I'm with you--I like finding out about technologies that can be used for other applications. In this case, what I've learned about aerospace composites, specifically carbon fiber types, makes me hesitate to think this one can be applied to them, since fault detection seems so different with them.
vimalkumarp, that's an interesting observation. It may be possible to adapt this paint to detection of cracks in aircraft. However, I'd guess that it's a different problem set with a different solution. That's seems to be true in the case of composite fault detection as I've reported on here:
Thanks, Rob. I have heard about the ones that work by harvesting energy from body movement and/or heat. Somehow that seems easier to immediately grasp than the ones that get charged by ambient vibrations. This article made the ambient vibrations method clear: it's piezoelectric, which makes total sense, and I should have guessed that. On top of my wood stove is a piezoelectric fan that creates electricity from the stove's heat and redistributes that heat faster throughout the room. The efficiency increase actually saves me a bit on firewood.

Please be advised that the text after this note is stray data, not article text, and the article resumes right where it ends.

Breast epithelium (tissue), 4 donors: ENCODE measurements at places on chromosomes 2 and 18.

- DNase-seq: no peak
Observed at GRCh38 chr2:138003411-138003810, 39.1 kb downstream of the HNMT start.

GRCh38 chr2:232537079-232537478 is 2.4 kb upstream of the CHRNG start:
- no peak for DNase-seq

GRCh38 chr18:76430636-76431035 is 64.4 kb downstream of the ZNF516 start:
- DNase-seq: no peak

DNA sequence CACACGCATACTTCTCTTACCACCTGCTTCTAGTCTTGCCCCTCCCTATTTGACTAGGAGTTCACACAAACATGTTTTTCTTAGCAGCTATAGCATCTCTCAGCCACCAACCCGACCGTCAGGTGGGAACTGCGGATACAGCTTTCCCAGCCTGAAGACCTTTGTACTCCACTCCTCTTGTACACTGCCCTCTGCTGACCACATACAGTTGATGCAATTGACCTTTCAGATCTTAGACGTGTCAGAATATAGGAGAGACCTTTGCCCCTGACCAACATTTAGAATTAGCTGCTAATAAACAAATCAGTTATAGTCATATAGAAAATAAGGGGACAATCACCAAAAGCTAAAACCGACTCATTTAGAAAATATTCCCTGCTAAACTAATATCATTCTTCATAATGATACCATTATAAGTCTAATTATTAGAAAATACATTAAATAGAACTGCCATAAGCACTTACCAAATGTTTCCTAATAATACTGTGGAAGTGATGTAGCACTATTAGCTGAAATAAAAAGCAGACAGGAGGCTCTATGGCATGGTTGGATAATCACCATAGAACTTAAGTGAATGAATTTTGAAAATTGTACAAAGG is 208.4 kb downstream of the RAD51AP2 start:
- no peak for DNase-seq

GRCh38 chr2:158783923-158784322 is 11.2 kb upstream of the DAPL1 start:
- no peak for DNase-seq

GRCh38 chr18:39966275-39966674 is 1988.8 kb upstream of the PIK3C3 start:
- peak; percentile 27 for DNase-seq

This smart paint can be of great use in SHM ( Structural Health Monitoring) systems that can be implemented on aircrafts and other aerospcae structures. Smart paint with the WSN ( wireless Sensor Network ) can improve the maintenance operation and will be a boon to the aircraft industry
I first learned about them while doing a story on remote sensors. Self-charging batteries are also being developed for medical applications for devices that are put into people's bodies. Those are chaged based on the temperature difference between the human body and the world outside.
Yes, I was very surprised to learn that batteries could be charged by slight ambient vibration -- such as a truck going by on a nearby freeway, or cars traveling over a bridge. I would imagine this is possible in part because the sensors require very little energy.
Rob, self-charging batteries on remote sensors makes a lot of sense, thanks for the input. I think what we're also seeing in this case, as well as the ones you describe, is more attention being paid to designing total systems that are simpler and more self-sustaining. Totally cool! And green without any "washing."
Although plastics make up only about 11% of all US municipal solid waste, many are actually more energy-dense than coal. Converting these non-recycled plastics into energy with existing technologies could reduce US coal consumption, as well as boost domestic energy reserves, says a new study.
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